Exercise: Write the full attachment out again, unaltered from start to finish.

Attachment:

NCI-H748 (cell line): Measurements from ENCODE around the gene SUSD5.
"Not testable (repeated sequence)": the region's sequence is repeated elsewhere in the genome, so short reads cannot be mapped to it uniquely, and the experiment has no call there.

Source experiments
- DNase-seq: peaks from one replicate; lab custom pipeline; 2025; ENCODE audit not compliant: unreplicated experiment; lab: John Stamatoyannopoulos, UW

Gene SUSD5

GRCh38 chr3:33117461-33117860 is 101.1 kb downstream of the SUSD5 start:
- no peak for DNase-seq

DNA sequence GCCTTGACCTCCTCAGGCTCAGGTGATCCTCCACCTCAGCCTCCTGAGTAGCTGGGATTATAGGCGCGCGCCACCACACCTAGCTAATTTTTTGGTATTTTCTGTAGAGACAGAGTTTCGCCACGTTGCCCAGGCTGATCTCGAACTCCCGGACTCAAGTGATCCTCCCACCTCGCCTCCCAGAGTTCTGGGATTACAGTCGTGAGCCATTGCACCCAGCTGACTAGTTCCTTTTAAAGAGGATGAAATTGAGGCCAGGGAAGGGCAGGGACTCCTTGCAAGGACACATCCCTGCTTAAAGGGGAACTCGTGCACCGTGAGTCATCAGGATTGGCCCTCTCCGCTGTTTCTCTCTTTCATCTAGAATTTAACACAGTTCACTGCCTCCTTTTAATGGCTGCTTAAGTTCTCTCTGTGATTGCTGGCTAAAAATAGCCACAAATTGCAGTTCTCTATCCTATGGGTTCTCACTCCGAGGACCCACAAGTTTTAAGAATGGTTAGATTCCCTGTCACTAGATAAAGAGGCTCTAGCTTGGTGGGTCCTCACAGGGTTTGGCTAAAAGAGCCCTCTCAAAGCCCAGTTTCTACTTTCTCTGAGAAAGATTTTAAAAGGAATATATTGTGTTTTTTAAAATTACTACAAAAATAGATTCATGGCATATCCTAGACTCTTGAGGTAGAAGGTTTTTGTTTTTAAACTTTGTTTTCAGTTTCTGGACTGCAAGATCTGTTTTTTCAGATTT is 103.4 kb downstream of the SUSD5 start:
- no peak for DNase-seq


NCI-H748 (cell line): Measurements from ENCODE around the gene SUSD5.
"Not testable (repeated sequence)": the region's sequence is repeated elsewhere in the genome, so short reads cannot be mapped to it uniquely, and the experiment has no call there.

Source experiments
- DNase-seq: peaks from one replicate; lab custom pipeline; 2025; ENCODE audit not compliant: unreplicated experiment; lab: John Stamatoyannopoulos, UW

Gene SUSD5

GRCh38 chr3:33117461-33117860 is 101.1 kb downstream of the SUSD5 start:
- no peak for DNase-seq

DNA sequence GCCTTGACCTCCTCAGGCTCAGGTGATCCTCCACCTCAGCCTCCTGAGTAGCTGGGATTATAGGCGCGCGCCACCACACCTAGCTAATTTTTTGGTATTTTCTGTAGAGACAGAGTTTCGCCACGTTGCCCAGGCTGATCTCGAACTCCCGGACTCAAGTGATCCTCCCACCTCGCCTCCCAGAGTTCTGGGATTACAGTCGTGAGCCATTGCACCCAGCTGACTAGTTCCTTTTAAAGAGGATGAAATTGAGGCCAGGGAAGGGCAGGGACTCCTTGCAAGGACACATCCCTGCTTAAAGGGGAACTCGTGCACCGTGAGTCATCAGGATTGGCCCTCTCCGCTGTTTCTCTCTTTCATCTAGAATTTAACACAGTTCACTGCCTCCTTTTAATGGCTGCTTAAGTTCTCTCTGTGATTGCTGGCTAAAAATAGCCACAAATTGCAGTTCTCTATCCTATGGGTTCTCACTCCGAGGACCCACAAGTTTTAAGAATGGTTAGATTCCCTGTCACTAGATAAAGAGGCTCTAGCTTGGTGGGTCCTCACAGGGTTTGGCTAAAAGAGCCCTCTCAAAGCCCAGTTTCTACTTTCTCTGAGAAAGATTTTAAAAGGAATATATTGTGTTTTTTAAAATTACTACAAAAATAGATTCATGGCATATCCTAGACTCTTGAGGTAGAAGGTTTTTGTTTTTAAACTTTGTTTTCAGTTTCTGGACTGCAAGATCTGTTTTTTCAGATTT is 103.4 kb downstream of the SUSD5 start:
- no peak for DNase-seq